"He's been a good dog," said Thomas Prasso Sr., 77, as his 8-year-old black Labrador-German shepherd mix lay on the floor of McLaughlin's office in Flushing, panting excitedly.
Prasso, a retired postal clerk, escaped out his bedroom window onto the roof above his front porch after his dog, Hercules Apollo, woke him up by barking at around 8 a.m. on Dec. 31.
"I knew something out of the ordinary was going on," Prasso said. "I opened my bedroom door and I tried to go downstairs, but I couldn't see because there was a lot of smoke. I had to feel around the wall to get back to my room."
Two police officers from the 107th Precinct arrived at Prasso's three-story house at 61-28 156th St. at 8:23 a.m. and brought Prasso down from the roof using a ladder from a neighbor across the street.
The officers then entered the burning house through the front door and pulled Hercules out of thick smoke just as fire trucks were arriving on the scene.
"While we often pause to honor bravery of the human kind, we sometimes neglect to acknowledge the valor of the other species. This dog was really 'man's best friend,'" said McLaughlin, before presenting Hercules with a proclamation from the New York State Assembly, a lifetime supply of Purina Pro Plan dog food and a gift basket from Petland Discounters containing "Good Boy Cookies," a purple sports ball, rubber toys and a pet hair pick-up roller.
McLaughlin said he and his staff have raised $10,000 in private funds to train one dog to sniff out bombs in Israel for an initiative called Pups for Peace, which would help prevent further deaths from suicide bombings.
Dogs are beautiful companions that are invaluable for seniors, and it is a shame that there is no city-funded animal adoption facility in the borough, the assemblyman added.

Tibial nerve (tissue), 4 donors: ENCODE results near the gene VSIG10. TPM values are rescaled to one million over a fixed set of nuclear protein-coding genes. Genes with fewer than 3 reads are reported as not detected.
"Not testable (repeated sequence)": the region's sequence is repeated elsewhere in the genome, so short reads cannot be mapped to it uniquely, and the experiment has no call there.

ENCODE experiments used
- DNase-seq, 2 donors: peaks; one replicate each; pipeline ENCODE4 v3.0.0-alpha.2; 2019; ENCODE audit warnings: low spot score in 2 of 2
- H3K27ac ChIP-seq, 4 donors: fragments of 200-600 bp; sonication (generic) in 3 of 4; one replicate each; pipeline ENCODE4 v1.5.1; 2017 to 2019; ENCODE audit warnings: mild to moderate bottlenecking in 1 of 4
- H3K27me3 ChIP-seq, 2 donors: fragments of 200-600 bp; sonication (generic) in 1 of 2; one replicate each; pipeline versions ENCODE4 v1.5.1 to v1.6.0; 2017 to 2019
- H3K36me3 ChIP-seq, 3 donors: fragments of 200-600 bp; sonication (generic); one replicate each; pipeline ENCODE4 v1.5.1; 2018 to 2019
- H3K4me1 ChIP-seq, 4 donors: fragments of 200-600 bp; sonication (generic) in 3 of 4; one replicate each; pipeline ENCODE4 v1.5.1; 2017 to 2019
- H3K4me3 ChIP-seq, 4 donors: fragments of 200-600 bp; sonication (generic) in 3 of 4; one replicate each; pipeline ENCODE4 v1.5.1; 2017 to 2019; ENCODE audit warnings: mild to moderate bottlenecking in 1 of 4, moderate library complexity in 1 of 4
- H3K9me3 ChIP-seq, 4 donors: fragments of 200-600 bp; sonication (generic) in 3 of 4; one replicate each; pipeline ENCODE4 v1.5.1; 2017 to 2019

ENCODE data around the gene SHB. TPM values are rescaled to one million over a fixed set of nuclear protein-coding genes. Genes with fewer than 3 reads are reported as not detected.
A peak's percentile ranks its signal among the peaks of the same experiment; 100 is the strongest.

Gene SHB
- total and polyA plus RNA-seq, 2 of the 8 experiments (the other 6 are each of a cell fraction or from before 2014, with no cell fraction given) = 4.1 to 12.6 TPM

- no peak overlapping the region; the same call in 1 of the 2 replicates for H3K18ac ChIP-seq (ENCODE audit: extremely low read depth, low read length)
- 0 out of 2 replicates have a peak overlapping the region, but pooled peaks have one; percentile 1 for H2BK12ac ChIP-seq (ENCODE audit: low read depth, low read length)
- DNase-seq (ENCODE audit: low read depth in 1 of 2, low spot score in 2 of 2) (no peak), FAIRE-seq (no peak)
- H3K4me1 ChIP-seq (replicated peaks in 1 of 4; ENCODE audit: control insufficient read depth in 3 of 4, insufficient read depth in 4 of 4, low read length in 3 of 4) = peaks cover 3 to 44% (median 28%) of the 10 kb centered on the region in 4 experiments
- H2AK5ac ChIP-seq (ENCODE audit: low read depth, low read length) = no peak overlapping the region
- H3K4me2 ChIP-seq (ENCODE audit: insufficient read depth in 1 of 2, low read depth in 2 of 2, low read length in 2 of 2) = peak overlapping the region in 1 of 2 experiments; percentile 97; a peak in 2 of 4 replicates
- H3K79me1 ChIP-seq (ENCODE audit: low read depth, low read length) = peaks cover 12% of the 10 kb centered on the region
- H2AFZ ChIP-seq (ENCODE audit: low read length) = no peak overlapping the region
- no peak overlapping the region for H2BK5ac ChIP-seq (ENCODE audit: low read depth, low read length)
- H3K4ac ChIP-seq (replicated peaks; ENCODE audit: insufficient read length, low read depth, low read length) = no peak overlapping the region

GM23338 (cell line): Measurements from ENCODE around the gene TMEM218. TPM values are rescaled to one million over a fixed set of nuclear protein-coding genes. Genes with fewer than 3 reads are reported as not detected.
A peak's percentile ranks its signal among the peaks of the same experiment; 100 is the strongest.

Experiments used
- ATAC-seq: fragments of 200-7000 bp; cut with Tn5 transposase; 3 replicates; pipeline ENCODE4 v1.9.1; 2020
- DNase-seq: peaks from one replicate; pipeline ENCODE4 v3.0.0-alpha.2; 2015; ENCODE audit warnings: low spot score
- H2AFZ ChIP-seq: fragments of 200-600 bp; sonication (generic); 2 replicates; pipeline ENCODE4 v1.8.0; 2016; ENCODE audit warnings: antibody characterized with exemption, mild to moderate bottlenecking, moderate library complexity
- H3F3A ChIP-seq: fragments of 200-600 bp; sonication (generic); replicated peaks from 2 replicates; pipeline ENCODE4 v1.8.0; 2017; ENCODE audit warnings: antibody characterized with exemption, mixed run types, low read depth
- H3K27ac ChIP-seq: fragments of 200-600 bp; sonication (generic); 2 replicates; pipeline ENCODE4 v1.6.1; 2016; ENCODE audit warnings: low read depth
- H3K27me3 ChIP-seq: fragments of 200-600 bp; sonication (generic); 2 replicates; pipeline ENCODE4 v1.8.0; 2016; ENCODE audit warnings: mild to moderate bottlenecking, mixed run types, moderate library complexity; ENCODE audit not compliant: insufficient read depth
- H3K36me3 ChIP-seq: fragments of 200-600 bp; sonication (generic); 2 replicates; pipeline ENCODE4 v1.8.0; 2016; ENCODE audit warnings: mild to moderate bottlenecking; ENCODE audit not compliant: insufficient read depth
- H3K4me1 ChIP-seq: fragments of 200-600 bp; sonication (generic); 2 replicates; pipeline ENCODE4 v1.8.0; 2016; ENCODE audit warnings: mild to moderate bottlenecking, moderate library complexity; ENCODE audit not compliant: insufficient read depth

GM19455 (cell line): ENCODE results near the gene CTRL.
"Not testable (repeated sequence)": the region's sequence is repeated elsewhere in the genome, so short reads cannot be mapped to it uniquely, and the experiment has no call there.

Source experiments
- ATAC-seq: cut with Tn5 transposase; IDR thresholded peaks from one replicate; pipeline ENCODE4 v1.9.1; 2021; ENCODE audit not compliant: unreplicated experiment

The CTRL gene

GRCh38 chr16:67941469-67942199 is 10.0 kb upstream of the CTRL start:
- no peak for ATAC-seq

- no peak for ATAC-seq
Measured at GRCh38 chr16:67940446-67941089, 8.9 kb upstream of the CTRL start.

"With this recognition today, I hope to not only thank Hercules but to demonstrate that he is more than just a pet. He is a savior," McLaughlin said. "Like so many other such dogs, especially for the elderly and people who live alone, they are companions with a calling who add to the quality of life and often make the difference between life and death."
The Prasso family adopted Hercules when he was seven weeks old from the North Shore Animal League, an adoption facility in Port Jefferson, L.I., said Prasso's daughter, Ellen Prasso, 40, at the reward ceremony.
"He's very good, and he's excitable," the daughter said. "When he gets overexcited, that's when (my father) knows that something's wrong."
She added that in the past, Hercules had alerted her father when she was having seizures.
Prasso lives with three family members, but he was the only person in his house when the fire started in the basement. His daughter, Ellen, had gone to Pomonok, where she works as a caretaker, and his two granddaughters, Sharrisse, 18, and Jessica, 14, had spent the night at friends' houses.
"I think God works in mysterious ways," Ellen Prasso said. "For some reason, I thought I was running late, and something pushed me to leave my house early."
Ellen Prasso said before leaving for work, she put a load of laundry in the clothes dryer in the basement, and fire officials believe that the fire started from the dryer.
"It's a gas dryer. It wasn't a new one," Ellen Prasso said. "I lost all of my clothes."
The Prassos are currently living in a railroad apartment on Depot Road in Flushing, down the street from McLaughlin's office. The family hopes to be able to return to their home in Fresh Meadows, where Prasso has lived since 1956, after it is repaired.
Reach reporter Tien-Shun Lee by e-mail at news@times
©2004 Community News Group
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